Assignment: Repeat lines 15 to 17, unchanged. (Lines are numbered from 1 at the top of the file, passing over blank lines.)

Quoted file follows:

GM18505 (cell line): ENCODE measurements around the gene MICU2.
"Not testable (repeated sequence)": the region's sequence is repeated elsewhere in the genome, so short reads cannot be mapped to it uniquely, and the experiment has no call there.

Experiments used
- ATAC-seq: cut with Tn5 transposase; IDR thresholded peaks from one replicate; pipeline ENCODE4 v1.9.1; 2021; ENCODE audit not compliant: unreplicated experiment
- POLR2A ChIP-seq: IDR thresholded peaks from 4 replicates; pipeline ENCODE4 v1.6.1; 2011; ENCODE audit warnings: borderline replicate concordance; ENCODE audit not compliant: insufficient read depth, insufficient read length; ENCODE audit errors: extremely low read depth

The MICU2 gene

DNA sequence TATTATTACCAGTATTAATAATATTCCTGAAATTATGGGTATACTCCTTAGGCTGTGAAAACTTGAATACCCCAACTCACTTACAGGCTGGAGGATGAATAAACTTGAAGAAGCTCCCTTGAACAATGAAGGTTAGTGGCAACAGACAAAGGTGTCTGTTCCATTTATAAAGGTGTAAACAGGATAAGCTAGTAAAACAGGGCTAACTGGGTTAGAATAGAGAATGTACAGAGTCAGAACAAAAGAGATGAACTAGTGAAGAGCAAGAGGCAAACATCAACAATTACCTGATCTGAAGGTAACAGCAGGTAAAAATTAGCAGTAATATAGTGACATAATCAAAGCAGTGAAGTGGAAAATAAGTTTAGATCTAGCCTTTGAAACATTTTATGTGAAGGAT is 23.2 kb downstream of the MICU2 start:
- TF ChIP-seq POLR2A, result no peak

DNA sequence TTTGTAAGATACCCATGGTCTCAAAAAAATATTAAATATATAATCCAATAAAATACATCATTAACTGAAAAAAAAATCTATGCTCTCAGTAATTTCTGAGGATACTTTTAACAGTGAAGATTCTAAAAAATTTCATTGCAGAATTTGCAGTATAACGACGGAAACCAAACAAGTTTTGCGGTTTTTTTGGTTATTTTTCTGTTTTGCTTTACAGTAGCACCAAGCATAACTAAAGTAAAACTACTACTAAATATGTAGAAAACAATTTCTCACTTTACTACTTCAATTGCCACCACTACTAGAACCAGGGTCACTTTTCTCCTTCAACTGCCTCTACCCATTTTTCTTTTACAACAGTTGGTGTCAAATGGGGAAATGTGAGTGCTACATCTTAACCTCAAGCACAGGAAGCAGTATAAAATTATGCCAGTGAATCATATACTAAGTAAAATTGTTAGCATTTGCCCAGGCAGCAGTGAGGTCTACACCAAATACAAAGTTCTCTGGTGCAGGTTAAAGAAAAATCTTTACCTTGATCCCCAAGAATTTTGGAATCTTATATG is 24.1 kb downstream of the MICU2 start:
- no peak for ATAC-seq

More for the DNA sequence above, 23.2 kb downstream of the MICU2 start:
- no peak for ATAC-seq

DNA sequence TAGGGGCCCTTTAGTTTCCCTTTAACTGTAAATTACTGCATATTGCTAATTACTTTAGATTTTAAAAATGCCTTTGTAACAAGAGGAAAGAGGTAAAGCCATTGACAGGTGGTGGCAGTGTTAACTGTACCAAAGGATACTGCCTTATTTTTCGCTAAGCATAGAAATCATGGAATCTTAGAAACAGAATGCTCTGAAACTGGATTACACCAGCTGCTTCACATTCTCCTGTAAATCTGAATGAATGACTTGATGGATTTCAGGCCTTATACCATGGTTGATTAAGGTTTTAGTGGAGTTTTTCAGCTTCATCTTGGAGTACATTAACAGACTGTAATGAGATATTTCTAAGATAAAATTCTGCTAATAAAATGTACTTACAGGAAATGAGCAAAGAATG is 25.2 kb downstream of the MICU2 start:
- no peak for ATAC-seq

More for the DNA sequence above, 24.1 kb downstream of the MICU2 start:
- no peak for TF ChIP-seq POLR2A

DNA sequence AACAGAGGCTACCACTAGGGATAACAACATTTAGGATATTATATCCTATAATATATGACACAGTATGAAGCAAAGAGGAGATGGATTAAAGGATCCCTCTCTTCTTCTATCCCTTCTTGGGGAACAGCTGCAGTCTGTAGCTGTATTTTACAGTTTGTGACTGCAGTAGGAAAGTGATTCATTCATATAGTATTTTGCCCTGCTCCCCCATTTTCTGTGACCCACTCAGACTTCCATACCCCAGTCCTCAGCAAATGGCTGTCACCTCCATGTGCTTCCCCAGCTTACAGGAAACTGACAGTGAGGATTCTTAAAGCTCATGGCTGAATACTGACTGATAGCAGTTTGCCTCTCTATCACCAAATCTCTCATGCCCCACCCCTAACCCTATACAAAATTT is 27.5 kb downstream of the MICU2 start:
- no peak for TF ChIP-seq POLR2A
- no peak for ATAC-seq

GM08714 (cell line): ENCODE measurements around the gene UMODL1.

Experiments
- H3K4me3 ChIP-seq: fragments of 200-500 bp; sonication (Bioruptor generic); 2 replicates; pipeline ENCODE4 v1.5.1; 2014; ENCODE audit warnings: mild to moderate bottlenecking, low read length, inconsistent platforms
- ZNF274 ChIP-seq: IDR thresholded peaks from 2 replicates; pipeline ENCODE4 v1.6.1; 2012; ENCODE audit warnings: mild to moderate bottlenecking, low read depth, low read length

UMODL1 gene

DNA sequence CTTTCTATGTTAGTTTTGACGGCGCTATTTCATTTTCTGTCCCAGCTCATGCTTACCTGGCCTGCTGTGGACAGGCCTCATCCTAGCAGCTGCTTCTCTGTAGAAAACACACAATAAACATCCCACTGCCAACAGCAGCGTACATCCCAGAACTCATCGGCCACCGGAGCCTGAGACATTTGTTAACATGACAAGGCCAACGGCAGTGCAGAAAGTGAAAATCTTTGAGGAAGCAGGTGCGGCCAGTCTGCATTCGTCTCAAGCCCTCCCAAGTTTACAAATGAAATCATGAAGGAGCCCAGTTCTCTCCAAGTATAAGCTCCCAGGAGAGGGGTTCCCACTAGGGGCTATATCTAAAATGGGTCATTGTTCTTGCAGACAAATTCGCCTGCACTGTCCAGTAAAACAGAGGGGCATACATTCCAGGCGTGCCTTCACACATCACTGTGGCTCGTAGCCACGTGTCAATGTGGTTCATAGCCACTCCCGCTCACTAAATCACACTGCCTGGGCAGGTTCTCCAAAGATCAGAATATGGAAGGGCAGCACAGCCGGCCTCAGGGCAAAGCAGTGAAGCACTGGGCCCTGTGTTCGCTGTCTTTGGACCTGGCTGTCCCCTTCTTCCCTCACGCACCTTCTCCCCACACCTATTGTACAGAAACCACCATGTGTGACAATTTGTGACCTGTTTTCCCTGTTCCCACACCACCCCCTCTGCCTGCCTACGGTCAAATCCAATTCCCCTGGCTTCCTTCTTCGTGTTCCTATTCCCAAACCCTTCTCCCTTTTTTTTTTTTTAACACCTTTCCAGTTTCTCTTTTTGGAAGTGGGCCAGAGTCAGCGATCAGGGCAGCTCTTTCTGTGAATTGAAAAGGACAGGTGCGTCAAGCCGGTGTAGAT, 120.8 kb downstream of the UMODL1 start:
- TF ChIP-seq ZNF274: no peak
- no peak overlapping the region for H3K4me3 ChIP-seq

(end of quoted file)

More for the DNA sequence above, 24.1 kb downstream of the MICU2 start:
- no peak for TF ChIP-seq POLR2A

DNA sequence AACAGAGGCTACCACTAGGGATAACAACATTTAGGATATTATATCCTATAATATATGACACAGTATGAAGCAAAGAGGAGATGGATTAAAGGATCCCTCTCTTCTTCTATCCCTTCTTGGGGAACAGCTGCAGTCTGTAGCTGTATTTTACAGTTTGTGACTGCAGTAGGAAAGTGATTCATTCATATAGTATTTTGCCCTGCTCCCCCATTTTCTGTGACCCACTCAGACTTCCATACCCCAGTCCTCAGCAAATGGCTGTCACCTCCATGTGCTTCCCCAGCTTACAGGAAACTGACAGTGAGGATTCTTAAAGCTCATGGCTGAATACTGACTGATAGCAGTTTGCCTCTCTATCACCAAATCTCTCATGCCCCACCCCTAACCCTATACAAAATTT is 27.5 kb downstream of the MICU2 start: